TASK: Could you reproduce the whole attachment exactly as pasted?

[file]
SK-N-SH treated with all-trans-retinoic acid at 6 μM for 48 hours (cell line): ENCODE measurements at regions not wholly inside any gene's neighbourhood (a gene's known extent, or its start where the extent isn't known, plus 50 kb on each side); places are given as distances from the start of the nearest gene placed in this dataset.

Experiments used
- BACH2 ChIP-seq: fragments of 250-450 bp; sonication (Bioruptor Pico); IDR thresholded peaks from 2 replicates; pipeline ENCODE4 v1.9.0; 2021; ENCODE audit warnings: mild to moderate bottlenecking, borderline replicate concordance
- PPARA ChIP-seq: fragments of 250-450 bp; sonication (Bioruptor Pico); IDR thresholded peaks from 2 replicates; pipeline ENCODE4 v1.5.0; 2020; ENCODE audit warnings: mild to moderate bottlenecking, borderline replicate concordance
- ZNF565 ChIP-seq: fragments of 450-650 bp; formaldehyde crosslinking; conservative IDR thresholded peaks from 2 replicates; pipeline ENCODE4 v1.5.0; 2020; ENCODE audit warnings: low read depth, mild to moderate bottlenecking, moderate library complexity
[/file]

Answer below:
SK-N-SH treated with all-trans-retinoic acid at 6 μM for 48 hours (cell line): ENCODE measurements at regions not wholly inside any gene's neighbourhood (a gene's known extent, or its start where the extent isn't known, plus 50 kb on each side); places are given as distances from the start of the nearest gene placed in this dataset.

Experiments used
- BACH2 ChIP-seq: fragments of 250-450 bp; sonication (Bioruptor Pico); IDR thresholded peaks from 2 replicates; pipeline ENCODE4 v1.9.0; 2021; ENCODE audit warnings: mild to moderate bottlenecking, borderline replicate concordance
- PPARA ChIP-seq: fragments of 250-450 bp; sonication (Bioruptor Pico); IDR thresholded peaks from 2 replicates; pipeline ENCODE4 v1.5.0; 2020; ENCODE audit warnings: mild to moderate bottlenecking, borderline replicate concordance
- ZNF565 ChIP-seq: fragments of 450-650 bp; formaldehyde crosslinking; conservative IDR thresholded peaks from 2 replicates; pipeline ENCODE4 v1.5.0; 2020; ENCODE audit warnings: low read depth, mild to moderate bottlenecking, moderate library complexity